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Natural Hazards and Earth System Sciences An interactive open-access journal of the European Geosciences Union
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Volume 13, issue 10 | Copyright
Nat. Hazards Earth Syst. Sci., 13, 2619-2637, 2013
https://doi.org/10.5194/nhess-13-2619-2013
© Author(s) 2013. This work is distributed under
the Creative Commons Attribution 3.0 License.

Research article 22 Oct 2013

Research article | 22 Oct 2013

The price of safety: costs for mitigating and coping with Alpine hazards

C. Pfurtscheller1 and A. H. Thieken2 C. Pfurtscheller and A. H. Thieken
  • 1Institute for Interdisciplinary Mountain Research, Austrian Academy of Sciences, Innsbruck, Austria
  • 2Institute of Earth and Environmental Sciences, University of Potsdam, Potsdam, Germany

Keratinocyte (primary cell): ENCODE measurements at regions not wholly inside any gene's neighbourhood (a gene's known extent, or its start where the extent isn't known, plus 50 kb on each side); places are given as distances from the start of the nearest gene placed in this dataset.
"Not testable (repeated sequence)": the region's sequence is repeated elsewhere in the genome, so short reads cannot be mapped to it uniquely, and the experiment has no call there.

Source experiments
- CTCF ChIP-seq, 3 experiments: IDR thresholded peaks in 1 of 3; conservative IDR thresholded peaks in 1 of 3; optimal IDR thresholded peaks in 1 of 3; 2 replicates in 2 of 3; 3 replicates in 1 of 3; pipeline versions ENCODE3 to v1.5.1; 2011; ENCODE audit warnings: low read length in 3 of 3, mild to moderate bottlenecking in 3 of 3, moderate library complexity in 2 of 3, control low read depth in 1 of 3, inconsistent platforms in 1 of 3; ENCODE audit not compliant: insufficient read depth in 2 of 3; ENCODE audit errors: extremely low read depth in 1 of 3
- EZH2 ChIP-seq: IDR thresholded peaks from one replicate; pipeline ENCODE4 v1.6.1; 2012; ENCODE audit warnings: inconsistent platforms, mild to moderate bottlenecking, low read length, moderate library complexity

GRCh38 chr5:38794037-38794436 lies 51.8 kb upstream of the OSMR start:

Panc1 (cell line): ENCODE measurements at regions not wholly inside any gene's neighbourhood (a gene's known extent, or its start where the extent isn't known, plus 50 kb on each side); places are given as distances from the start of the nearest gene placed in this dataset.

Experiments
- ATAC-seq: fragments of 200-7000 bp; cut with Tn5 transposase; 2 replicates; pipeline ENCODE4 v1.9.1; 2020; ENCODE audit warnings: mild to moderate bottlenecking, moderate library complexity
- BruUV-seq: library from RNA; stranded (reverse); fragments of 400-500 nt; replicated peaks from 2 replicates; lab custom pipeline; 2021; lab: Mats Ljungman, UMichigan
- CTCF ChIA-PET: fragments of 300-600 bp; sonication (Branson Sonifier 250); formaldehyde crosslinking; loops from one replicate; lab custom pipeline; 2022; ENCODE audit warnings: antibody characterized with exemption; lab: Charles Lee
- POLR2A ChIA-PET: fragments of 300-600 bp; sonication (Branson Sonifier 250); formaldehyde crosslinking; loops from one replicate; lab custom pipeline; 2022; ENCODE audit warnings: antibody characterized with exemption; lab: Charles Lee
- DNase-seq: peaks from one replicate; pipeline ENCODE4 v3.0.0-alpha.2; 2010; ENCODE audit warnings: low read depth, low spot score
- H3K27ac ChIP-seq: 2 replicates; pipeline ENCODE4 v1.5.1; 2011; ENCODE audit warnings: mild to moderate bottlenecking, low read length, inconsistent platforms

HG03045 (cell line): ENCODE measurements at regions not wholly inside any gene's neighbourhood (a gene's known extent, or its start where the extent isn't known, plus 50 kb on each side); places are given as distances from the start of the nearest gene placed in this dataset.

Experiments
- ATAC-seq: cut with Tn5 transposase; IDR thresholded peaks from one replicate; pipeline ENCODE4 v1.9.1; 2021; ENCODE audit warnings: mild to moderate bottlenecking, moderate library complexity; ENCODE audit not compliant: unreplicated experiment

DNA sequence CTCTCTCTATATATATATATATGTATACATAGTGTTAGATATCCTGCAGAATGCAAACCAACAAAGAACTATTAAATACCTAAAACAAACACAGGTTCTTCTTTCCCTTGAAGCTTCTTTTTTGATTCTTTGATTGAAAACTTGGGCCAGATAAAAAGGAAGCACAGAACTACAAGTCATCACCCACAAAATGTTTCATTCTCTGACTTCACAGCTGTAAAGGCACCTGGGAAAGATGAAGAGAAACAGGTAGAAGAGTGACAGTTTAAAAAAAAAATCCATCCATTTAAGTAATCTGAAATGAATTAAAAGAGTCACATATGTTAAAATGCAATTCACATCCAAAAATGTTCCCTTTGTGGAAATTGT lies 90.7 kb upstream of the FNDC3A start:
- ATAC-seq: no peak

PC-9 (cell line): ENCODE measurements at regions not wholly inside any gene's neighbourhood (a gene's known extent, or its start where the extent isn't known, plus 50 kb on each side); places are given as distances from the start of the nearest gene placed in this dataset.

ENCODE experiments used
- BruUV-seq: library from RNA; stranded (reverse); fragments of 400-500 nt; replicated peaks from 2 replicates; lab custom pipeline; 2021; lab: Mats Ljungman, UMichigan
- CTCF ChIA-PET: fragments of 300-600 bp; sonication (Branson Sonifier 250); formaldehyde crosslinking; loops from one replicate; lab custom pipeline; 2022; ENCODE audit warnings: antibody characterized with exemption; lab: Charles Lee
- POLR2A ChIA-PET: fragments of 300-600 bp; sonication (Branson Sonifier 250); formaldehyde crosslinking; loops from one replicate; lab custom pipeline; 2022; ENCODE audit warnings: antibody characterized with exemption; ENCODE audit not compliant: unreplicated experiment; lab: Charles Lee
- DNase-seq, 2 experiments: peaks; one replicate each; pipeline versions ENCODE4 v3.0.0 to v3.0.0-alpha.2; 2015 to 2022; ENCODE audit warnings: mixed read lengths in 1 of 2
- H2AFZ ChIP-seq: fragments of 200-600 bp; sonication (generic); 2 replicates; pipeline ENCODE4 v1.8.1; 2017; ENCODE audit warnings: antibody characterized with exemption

Abstract. Due to limited public budgets and the need to economize, the analysis of costs of hazard mitigation and emergency management of natural hazards becomes increasingly important for public natural hazard and risk management. In recent years there has been a growing body of literature on the estimation of losses which supported to help to determine benefits of measures in terms of prevented losses. On the contrary, the costs of mitigation are hardly addressed. This paper thus aims to shed some light on expenses for mitigation and emergency services. For this, we analysed the annual costs of mitigation efforts in four regions/countries of the Alpine Arc: Bavaria (Germany), Tyrol (Austria), South Tyrol (Italy) and Switzerland. On the basis of PPP values (purchasing power parities), annual expenses on public safety ranged from EUR 44 per capita in the Free State of Bavaria to EUR 216 in the Autonomous Province of South Tyrol. To analyse the (variable) costs for emergency services in case of an event, we used detailed data from the 2005 floods in the Federal State of Tyrol (Austria) as well as aggregated data from the 2002 floods in Germany. The analysis revealed that multi-hazards, the occurrence and intermixture of different natural hazard processes, contribute to increasing emergency costs. Based on these findings, research gaps and recommendations for costing Alpine natural hazards are discussed.

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